Almost six decades ago, in 1958, President Ayub Khan’s commission began looking for a more secure capital to replace the coastal city of Karachi. The following year, it recommended the stretch of land northeast of the city of Rawalpindi, in the foothills of the Margalla Hills. By 1966, the basic infrastructure was laid for what would eventually come to be known as Islamabad.
My father moved to Islamabad from neighboring Rawalpindi in 1975. My brother was born in the winter of 1986, and I, a decade later. This is a story of three generations who have experienced the changing face of Islamabad.
My father shifted to a house in sector F-6 of Islamabad, when the F-6 and F-7 sectors made up almost the entire city, along with Super and Jinnah Markets respectively. These sectors are now home to some of the most expensive real estate of the city. He fondly remembers the time when there were only 4 possible places to eat out: Mr. Chips, Golden Dragon, Kamran Restaurant and of course Islamabad Club. Places beyond F-7, including what would later become Blue Area, were for all purposes a jungle where wild animals lurked.
Fast forward a few years, and the ‘90s saw my brother growing up in this very city. There were almost three times as many people living in the capital now, although it was still a measly 529,180. The recently constructed Faisal Mosque soon became an iconic symbol of Islamabad, a popular spot for visitors. A host of new eateries began to open in order to capitalize on the growing population, including Pappasallis, the popular pizza joint, Dainty Fast Food (the best place for burgers in the city back then), Munchies which became famous for its Roll Parathas, and a corner shop selling Pan, which very creatively named itself Pan Corner. There were no underpasses or flyovers, and the developed Islamabad sectors extended only as far as F-10.
I grew up in the 2000s, and my memories of Islamabad include children going to play in the Japanese Park, a children’s park spread over 25 acres of land, traversing Super Market, Jinnah Super and Blue Area to find that perfect article of clothing, eating out at restaurants opened in residential areas such as the very famous Kitchen Cuisine and Zefra, exploring the enormous F-9 Park, and performing Jummah prayers in a quiet, empty Faisal Mosque. Construction was ongoing in sectors such as E-11, but it was more of a place for aspiring drivers to perfect their skills on the road.
It’s 2016 now, and none of these three generations can relate to this new city. Populated sectors have spread to G-15 and F-17, while high rises have begun to mar the skyline. Centaurus, an enormous shopping mall, has come up in the Blue Area, while the Safa Gold Mall has been built in the Jinnah Market, in blatant disregard of the rules that forbid high rises outside the Blue Area.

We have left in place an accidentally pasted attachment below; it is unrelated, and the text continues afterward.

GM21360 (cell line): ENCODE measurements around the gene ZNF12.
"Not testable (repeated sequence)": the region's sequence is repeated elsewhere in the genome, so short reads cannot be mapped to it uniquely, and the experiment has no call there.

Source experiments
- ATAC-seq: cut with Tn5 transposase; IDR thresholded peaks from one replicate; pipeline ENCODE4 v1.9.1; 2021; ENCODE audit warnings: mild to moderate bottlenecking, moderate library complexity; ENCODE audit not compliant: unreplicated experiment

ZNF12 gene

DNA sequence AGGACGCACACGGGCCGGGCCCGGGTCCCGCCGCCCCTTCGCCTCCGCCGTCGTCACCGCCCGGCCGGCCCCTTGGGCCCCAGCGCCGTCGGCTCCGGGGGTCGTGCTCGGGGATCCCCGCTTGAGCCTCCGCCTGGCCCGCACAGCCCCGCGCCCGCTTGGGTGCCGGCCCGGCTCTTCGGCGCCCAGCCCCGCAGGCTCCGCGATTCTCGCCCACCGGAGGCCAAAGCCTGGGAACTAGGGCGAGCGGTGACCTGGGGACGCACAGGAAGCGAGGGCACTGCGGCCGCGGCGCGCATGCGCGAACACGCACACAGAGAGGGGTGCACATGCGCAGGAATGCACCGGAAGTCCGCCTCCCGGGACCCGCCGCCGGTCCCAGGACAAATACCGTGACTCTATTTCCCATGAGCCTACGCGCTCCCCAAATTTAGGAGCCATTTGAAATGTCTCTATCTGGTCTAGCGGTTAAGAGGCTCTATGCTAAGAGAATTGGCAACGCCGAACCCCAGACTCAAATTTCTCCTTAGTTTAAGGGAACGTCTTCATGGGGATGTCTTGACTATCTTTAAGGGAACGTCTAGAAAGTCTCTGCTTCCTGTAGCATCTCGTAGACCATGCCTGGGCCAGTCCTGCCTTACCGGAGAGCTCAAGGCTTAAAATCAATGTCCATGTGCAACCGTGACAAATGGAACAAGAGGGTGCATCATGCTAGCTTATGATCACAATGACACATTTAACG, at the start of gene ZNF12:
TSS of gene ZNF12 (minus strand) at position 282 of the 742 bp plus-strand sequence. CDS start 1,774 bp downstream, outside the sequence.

The restaurants from my brother’s time, such as the once-famous Pappasallis, remain a ghost of their former self, while the Capital Development Authority has evicted restaurants and offices from the residential areas. What was once a single-lane Margalla Road that only my dad’s little Beatle frequented, is now a massive double artery connecting sectors all the way from F-5 to F-11. CDA has allowed plazas to be built that provide parking only on paper, and hence finding a parking spot has become very difficult in markets and the Blue Area.
International fast food chains now inhabit every sector in the city, while even a McDonald’s has opened in F-9 Park, a sector-wide green area where construction and business is illegal. Sadly, a year or so after a legal case against it, the fast food giant still remains in place, damaging both the health and environment of the city.
Margalla Hills National Park has fallen prey to unrestrained and poorly planned development. Construction of a well-lit and wide metal road through the Margalla Hills to restaurants like Monal and La Montana, has encouraged heavy traffic, resulting in incalculable damage to the flora, fauna and the wildlife of the National Park.
Rapid deforestation of the city has taken place, caused by the building of more roads, making way for the Metro bus or plain theft. The Margalla Hills National Park included areas like Bannigala and Shakarparian, but while Bannigala, which was a catchment area for the Rawal Lake, has been converted into a residential colony, Shakarparian has fallen prey to unnecessary construction, and acres of its forest cleared for Industrial Exhibition, which has now been converted into a parade ground. Not surprisingly, this deforestation has caused the temperature of Islamabad to go up a few centigrades.
As the population pressure builds up and the city expands, the challenge is to retain the green and clean environment of Islamabad. The three generations of our family recall the homely Islamabad we knew with nostalgia, as our quiet hometown has morphed into a bustling city with its attendant challenges.
You may also like:
Women's Role in the Pakistan Movement
(March 22, 2017)
Book Review: 'The Party Worker' by Omar Shahid Hamid
(March 20, 2017)
'Lahore Will Not Cower Down to Terrorists': Lahore Literary Festival 2017
(February 28, 2017)
Humyra Saiyid: The Passing of a Cultural Icon
(February 21, 2017)
Kashmir's Azadi (Freedom) and the Sinha Committee Report
(February 03, 2017)
Remembering Habib Fida Ali
(January 09, 2017)
The Rise and Rise of the Lahore Literary Festival
(December 30, 2016)
The Vision of the Founding Father: What the Quaid foresaw in 1948
(December 23, 2016)
Pulsating Markers of Our Past: Sufi Shrines in South Punjab and Sindh
(December 11, 2016)
Tahafuz: Making the World Assault-Free, One Workshop at a Time
(November 30, 2016)
Iqbal's Vision of an Egalitarian Society and our Failings
(November 09, 2016)